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Monday, April 11, 2011

Some Small Geometry Lessons For Standardized Test Review

 by vladwtomescu
     Three weeks ago we split up our freshmen engineering classes so that all geometry students went with one teacher and all of the algebra students went with me.  
     
     The goal:  to focus on math objectives that freshmen traditionally score low on in the state of Texas and in our school district on the upcoming standardized test.  This test comes up during the last week of April and this change allowed our algebra teachers to focus on completing their curriculum with minimum impact from reviewing specific objectives that might not align properly with the curriculum.


     I decided to do a succession of week-long problems that covered geometry objectives such as area, surface area, volume, and changing scale.  The first week we looked at rectangular prisms, the second week we looked at trapezoids and triangles, and this week is a little more open because they are creating a kite and therefore there are many options including a box kite.  


     WEEK ONE:   They were in a company that creates packaging for cosmetics and they were tasked with the following requirements:
  1. Create a wooden box that will hold one of the various chapsticks, lipsticks, and lip balms sold by Balms Away.
  2. Minimize paint waste by only purchasing the amount of paint you anticipate using to color the wooden box.
  3. Create an algorithm to allow our company to manage wooden boxes for other lip product companies with varying sizes and shapes of product.
     Some additional information they were given was that they had to use recycled wooden cubes (left over from a Project Lead the Way activity) to create the box and they had to calculate how much paint they would use based upon a brand that could cover 25 square feet.


    WEEK TWO:   The following scenario was presented to them

1. Create a sail that is a right, isosceles triangle and must cover a cylindrical mast that has a diameter of 6 inches.  The total area of fabric (including the fabric covering the mast) must measure between 100 and 120 square feet.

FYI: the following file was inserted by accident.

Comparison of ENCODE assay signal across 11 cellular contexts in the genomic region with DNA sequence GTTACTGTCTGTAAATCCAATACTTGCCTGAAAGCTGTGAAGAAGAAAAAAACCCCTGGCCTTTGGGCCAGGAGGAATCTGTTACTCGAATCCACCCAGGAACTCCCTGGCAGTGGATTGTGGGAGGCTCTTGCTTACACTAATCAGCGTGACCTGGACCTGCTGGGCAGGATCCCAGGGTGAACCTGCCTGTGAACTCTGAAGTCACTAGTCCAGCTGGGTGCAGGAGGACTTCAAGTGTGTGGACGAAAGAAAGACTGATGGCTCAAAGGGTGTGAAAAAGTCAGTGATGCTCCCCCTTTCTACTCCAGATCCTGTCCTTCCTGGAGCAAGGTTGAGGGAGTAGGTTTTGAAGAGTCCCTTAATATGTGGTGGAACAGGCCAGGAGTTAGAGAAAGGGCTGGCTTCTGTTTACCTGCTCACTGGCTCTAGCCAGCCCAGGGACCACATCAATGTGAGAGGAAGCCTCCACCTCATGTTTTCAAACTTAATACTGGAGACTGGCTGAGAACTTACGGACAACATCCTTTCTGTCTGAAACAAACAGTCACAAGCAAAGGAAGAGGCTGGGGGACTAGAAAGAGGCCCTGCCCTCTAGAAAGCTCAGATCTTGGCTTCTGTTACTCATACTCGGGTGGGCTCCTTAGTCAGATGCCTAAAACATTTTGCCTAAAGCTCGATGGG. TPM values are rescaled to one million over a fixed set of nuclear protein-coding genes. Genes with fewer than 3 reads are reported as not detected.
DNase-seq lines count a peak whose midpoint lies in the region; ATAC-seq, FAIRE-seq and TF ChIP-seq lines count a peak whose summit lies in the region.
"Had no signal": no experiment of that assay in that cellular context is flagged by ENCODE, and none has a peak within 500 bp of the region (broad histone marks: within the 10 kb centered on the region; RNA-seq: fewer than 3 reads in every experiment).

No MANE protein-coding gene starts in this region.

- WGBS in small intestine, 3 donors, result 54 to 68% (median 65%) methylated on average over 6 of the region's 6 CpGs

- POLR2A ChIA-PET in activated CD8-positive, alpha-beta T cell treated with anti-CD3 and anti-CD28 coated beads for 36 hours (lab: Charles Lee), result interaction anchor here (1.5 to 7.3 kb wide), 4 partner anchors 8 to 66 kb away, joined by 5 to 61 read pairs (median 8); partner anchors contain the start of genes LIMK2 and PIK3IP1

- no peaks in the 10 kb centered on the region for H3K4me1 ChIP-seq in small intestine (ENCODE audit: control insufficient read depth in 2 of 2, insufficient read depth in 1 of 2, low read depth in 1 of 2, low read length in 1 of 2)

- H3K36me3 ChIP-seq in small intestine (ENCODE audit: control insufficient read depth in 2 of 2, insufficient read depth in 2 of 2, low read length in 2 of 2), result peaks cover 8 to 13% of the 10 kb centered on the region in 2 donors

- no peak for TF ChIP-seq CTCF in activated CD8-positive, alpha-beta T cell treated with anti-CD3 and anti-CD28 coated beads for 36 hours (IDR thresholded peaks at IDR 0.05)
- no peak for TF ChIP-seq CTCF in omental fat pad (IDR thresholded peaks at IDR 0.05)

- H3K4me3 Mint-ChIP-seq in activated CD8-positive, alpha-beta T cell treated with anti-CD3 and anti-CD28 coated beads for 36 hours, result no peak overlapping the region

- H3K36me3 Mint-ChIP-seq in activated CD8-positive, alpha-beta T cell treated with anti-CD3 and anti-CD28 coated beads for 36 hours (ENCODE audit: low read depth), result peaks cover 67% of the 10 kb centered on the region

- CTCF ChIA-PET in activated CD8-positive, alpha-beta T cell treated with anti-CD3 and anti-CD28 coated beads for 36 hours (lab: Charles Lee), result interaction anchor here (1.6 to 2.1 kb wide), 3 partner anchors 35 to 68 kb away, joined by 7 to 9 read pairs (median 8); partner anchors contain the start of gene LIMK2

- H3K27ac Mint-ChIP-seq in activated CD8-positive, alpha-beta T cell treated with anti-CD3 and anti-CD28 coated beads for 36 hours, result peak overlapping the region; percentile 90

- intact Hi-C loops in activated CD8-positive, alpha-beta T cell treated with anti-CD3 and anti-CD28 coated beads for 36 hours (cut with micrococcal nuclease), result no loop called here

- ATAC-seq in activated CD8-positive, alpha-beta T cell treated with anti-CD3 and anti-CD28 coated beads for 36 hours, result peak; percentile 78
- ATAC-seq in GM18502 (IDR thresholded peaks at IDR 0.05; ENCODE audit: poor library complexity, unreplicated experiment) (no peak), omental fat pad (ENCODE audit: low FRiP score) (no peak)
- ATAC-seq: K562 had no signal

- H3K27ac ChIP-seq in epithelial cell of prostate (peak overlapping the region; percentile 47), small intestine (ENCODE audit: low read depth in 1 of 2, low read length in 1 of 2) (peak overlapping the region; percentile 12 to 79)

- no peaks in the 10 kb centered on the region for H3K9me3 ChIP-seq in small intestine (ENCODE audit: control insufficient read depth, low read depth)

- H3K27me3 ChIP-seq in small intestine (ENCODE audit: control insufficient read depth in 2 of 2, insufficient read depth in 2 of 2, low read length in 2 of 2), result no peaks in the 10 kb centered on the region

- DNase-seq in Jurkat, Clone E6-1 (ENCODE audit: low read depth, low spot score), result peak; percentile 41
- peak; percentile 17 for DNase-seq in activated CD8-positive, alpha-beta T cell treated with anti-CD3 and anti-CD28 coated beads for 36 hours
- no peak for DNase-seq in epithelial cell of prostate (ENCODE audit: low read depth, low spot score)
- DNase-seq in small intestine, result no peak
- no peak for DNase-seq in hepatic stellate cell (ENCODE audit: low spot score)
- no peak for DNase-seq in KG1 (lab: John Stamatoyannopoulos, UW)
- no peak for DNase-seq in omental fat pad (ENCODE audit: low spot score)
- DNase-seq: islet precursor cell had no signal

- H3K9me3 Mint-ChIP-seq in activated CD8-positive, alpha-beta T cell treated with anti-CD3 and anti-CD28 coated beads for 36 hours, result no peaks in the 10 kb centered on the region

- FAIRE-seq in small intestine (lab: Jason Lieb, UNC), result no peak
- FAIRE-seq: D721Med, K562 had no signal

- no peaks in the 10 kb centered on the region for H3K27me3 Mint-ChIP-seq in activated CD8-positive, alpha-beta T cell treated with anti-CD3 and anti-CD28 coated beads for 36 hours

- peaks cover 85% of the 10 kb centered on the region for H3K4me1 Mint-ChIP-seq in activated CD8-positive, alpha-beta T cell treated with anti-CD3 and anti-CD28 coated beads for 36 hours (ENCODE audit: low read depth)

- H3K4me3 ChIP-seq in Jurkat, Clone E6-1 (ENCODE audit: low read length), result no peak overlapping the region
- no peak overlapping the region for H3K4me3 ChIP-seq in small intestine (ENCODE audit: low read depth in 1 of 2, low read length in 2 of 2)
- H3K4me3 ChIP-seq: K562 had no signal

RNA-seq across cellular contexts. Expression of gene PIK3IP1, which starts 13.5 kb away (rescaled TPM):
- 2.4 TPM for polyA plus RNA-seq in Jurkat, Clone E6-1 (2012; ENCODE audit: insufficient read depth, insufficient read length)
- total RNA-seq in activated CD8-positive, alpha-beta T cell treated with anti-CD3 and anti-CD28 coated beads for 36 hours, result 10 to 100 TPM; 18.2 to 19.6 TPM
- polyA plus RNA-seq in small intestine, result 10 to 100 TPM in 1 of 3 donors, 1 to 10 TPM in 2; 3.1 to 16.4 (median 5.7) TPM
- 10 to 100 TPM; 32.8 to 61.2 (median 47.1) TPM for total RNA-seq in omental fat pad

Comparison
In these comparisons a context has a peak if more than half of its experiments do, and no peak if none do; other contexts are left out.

2. Create a scale drawing that will fit on a piece of copy paper (8 ½ in x 11 in).   You will then cut out the paper and wrap it around a drinking straw which is representing the mast.
3. Create a company emblem that is a geometric shape which will be located on the sail.  You are to figure out the surface area of this geometric shape and then calculate what percent of the fabric is covered by the emblem.



    This week, as I said, is more opened ended.  They are to research directions to build a kite.  The only material they will be given is one "Oil Absorbing Sheet" (for cleaning faces- measures 5.5 x 8.5 cm), some tooth picks, and some thread (for a tail).  They must scale down their directions so that they will work for their materials and then they are to mount it on a 3 x 5 index card for display.


     They will have to calculate the total area of the material used in the directions and the area of the micro-kite.  Then they are to state the relationship between these two values and show that there is or is not a relationship between the two areas and the scale used to reduce the size of the kite.


     The beauty of being a Project Based teacher is that I never overlook a  chance to get a hands on activity out of a lesson.  And, Project Based teachers always steal ideas and so I expect you to look at these activities and use them as your own.  Any of these could be extended out for a longer project or maybe you could combine a couple of the ideas since they cover the same basic skills.  Either way enjoy these activities and have fun.